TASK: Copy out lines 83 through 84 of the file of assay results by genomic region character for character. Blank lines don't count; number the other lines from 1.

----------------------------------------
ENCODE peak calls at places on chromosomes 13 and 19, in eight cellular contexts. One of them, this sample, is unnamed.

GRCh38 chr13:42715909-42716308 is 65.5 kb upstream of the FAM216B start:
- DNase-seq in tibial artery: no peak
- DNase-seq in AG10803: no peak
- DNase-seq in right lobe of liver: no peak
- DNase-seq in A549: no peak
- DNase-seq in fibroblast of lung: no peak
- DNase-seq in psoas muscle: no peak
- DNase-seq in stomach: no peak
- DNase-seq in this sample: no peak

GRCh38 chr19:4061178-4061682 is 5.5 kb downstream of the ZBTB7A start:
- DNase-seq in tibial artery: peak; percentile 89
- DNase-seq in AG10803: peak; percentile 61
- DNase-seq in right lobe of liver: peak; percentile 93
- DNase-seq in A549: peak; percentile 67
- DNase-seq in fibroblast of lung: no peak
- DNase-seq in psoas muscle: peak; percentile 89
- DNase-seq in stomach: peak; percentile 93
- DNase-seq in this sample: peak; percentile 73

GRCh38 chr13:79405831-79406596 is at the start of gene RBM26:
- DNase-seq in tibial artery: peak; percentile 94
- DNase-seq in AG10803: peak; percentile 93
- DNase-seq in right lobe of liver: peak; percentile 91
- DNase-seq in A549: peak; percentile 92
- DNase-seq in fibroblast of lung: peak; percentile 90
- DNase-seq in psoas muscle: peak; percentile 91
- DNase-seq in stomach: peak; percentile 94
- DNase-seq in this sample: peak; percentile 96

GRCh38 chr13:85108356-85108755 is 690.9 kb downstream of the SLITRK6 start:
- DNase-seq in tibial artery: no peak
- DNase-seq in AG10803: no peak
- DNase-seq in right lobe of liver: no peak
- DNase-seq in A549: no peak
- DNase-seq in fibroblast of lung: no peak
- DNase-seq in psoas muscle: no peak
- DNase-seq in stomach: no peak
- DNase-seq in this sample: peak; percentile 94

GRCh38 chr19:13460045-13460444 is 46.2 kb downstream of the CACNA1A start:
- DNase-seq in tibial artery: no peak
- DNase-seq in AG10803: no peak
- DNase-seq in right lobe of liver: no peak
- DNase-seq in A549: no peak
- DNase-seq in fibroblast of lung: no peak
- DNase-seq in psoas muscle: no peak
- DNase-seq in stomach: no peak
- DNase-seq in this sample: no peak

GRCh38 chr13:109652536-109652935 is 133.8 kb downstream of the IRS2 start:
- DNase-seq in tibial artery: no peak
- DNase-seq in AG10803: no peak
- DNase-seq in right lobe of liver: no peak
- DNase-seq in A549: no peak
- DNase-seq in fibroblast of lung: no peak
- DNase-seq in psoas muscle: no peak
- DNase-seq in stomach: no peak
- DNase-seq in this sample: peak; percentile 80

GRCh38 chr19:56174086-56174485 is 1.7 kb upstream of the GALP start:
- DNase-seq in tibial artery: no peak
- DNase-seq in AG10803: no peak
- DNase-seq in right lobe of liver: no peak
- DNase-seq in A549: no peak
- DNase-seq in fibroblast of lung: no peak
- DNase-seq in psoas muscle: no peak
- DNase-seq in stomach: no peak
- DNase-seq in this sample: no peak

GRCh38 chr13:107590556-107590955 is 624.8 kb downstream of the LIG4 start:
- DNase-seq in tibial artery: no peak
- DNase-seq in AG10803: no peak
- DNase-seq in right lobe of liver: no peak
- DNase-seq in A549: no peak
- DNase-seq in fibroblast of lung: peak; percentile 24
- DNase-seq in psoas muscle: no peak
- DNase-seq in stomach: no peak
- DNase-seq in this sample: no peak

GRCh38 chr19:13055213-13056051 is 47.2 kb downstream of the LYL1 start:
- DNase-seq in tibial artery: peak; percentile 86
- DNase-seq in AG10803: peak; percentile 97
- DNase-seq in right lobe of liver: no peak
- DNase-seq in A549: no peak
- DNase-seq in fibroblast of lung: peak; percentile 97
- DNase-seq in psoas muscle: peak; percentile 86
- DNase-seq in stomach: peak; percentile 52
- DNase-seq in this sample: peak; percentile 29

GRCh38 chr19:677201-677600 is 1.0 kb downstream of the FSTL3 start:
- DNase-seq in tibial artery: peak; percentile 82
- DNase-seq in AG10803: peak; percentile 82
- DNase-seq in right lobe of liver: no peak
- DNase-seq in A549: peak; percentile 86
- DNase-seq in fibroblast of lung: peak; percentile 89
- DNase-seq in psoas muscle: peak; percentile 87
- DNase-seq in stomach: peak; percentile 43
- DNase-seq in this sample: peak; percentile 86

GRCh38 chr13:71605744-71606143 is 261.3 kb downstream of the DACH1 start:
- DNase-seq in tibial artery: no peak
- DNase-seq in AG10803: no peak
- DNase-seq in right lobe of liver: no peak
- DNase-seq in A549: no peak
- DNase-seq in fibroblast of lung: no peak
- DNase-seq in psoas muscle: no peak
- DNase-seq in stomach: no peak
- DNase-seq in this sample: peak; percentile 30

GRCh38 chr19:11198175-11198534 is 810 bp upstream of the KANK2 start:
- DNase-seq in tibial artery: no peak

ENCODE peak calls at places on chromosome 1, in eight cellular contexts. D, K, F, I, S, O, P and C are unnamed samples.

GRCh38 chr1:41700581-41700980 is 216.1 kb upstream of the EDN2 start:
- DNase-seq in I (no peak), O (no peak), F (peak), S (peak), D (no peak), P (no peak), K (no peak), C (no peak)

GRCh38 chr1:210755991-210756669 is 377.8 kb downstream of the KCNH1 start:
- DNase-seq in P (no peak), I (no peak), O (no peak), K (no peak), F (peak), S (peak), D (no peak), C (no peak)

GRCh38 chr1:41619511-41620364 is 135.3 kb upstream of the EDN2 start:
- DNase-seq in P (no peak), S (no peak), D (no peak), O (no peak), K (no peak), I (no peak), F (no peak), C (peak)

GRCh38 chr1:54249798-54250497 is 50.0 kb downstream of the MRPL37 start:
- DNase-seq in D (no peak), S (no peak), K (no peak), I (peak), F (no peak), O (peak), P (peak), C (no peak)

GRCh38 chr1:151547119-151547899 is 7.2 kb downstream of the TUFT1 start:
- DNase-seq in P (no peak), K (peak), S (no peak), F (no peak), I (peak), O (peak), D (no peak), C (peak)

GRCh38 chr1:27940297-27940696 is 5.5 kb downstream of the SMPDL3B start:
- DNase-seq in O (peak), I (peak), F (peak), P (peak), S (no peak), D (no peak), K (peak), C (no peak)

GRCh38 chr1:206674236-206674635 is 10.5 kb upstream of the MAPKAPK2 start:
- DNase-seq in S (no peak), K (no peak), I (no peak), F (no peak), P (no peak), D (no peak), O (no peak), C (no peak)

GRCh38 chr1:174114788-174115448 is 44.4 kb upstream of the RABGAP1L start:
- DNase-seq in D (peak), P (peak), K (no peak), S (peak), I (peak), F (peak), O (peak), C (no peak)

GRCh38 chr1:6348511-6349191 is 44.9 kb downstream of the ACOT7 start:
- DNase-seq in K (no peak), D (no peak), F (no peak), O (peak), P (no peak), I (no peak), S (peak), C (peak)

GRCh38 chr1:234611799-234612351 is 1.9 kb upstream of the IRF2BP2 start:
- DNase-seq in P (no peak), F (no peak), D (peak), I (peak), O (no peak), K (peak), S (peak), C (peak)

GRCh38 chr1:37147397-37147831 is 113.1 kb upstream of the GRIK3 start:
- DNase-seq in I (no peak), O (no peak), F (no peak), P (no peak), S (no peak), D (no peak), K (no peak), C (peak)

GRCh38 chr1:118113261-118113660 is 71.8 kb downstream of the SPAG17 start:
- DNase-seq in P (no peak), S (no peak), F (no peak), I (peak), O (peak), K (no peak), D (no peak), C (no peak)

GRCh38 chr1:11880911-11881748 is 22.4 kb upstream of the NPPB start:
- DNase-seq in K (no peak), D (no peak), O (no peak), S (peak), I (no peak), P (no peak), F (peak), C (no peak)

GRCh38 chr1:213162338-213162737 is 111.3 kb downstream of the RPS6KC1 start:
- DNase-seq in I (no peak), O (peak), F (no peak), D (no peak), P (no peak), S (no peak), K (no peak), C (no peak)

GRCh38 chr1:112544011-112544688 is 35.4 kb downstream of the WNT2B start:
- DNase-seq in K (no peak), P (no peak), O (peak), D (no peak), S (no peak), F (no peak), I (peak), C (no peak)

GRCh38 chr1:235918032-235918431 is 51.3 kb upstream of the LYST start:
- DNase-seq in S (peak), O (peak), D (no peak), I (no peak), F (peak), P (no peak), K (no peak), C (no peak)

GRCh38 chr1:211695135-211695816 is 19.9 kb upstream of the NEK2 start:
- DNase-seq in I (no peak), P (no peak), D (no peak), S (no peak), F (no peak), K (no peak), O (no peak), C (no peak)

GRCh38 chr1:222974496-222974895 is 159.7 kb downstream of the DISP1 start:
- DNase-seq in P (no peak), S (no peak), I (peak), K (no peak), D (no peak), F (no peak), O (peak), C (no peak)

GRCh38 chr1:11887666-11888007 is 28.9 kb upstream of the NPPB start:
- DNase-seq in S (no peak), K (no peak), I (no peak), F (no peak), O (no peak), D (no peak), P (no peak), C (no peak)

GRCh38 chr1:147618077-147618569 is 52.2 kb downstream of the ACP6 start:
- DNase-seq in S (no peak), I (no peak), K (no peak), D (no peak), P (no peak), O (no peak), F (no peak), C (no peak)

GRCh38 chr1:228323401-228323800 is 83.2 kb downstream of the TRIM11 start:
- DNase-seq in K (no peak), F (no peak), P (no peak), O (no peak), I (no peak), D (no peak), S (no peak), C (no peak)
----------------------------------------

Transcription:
GRCh38 chr19:677201-677600 is 1.0 kb downstream of the FSTL3 start:
- DNase-seq in tibial artery: peak; percentile 82